Combining these two points really makes some sense. I mean, perhaps the most important consideration regarding singles velocity vs. handicap velocity isn't pellet energy at all, but instead the important thing is choosing loads which seem to perform similarly from YOUR visual and reflexes perspective. In other words, the ideal velocities are those which allow you to shoot singles targets and handicap targets almost the same way -- the same perceived lead, the same approximate call-to-shot time, etc.

    After all, once you get pretty good at trap isn't most of the game simply about repeatability? It's easier to repeat, and be successful, if your singles and handicap targets seem more similar to your eyes and brain.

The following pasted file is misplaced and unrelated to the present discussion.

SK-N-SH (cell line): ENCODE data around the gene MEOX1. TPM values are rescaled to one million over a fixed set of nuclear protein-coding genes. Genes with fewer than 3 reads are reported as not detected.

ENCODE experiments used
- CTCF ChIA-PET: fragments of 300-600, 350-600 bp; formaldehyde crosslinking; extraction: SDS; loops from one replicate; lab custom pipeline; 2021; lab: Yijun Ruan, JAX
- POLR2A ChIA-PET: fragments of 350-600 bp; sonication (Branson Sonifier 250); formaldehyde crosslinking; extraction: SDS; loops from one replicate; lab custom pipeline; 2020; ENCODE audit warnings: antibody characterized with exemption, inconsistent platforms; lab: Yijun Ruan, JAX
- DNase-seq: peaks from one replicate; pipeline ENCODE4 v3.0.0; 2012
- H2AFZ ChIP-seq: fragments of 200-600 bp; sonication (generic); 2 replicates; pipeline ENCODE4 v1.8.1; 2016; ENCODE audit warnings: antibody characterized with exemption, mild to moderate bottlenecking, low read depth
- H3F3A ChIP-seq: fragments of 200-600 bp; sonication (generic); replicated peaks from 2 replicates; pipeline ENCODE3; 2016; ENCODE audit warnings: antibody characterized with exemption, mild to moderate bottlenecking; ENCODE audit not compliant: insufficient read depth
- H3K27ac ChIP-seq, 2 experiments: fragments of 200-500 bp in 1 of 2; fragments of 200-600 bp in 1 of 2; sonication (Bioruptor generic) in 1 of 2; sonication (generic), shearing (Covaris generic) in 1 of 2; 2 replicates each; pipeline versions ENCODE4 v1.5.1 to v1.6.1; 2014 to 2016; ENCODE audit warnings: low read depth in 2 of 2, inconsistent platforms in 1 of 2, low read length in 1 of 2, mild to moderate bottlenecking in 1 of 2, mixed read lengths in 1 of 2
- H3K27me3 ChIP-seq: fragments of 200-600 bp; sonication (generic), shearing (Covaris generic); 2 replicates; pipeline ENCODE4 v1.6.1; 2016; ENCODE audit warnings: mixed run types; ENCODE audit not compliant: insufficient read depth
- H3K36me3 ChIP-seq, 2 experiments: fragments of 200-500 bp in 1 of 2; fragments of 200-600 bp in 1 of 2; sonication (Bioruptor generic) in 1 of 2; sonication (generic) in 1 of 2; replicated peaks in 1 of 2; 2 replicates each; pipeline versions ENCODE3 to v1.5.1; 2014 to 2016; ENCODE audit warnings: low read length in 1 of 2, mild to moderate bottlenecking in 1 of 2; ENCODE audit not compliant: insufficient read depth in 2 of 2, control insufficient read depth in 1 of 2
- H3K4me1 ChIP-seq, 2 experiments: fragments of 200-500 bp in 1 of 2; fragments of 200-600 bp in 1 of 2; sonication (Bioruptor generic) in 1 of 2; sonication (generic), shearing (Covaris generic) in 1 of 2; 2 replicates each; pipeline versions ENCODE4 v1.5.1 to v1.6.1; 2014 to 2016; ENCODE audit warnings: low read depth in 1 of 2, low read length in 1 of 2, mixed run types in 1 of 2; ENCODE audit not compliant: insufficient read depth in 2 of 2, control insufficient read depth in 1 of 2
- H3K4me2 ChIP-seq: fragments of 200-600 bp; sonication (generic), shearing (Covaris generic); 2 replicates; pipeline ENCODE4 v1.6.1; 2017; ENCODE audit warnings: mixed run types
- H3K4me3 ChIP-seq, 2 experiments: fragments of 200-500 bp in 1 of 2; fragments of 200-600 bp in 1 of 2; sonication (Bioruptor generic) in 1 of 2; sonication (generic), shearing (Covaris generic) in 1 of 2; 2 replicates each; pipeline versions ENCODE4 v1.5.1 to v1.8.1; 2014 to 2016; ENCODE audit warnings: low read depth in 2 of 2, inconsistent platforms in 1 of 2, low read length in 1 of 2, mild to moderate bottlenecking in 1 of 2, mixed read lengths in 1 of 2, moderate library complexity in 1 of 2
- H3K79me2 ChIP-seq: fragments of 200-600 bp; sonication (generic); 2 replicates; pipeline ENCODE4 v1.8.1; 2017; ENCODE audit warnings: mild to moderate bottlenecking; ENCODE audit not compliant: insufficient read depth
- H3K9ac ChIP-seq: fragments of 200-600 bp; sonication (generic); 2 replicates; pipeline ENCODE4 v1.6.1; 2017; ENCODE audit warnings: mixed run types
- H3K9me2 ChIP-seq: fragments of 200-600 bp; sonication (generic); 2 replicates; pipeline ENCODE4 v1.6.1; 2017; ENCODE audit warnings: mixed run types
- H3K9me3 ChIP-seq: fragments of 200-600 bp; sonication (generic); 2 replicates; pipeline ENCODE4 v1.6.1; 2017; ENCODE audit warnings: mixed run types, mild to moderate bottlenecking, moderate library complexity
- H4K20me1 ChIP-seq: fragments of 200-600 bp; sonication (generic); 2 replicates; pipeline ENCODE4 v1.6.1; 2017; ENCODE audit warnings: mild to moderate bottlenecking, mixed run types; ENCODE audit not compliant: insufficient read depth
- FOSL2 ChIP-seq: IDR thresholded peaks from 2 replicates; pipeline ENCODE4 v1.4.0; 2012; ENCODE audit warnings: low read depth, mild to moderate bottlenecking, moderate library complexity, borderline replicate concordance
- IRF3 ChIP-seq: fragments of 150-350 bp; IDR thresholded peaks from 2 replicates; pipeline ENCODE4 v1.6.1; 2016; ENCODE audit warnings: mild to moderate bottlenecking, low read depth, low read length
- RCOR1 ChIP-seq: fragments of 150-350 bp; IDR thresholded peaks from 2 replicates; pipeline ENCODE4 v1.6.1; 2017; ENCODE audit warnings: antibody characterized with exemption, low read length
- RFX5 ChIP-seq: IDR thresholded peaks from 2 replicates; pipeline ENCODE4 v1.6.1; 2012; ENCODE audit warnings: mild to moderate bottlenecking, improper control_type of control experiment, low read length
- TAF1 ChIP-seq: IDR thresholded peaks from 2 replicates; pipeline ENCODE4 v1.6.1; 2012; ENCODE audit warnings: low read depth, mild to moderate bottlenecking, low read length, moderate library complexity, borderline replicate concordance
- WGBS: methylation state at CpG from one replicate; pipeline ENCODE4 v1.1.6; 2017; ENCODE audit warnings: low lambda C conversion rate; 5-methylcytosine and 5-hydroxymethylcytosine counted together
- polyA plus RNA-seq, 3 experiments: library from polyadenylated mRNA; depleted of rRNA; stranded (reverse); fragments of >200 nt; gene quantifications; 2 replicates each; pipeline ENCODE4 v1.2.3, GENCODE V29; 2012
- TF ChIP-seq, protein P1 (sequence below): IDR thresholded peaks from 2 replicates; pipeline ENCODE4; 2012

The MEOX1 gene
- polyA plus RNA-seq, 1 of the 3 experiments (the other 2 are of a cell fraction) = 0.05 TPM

-Gary
     
  14. Setterman

    Setterman Well-Known Member

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    Good input Gary.
     
  15. Neil Winston

    Neil Winston Well-Known Member

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    Gary, I think you have it right in a lot of respects but wonder in what way "singles targets are rising more rapidly than handicap targets." Also, how do get the same perceived lead in singles and handicap when the mathematical leads are quite different?

    Neil
     
  16. GW22

    GW22 Active Member

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    Come on, Neil. Obviously you of all people know that the angle between the gun bbl and the ground is more acute from 27 yards than it is from 16. So of course from the shooter's barrel-raising perspective the bird is rising much quicker from up close. Anyone who doesn't get this need only imagine shooting with his knees against the back of the traphouse. The targets would appear to be going straight up like a rocket.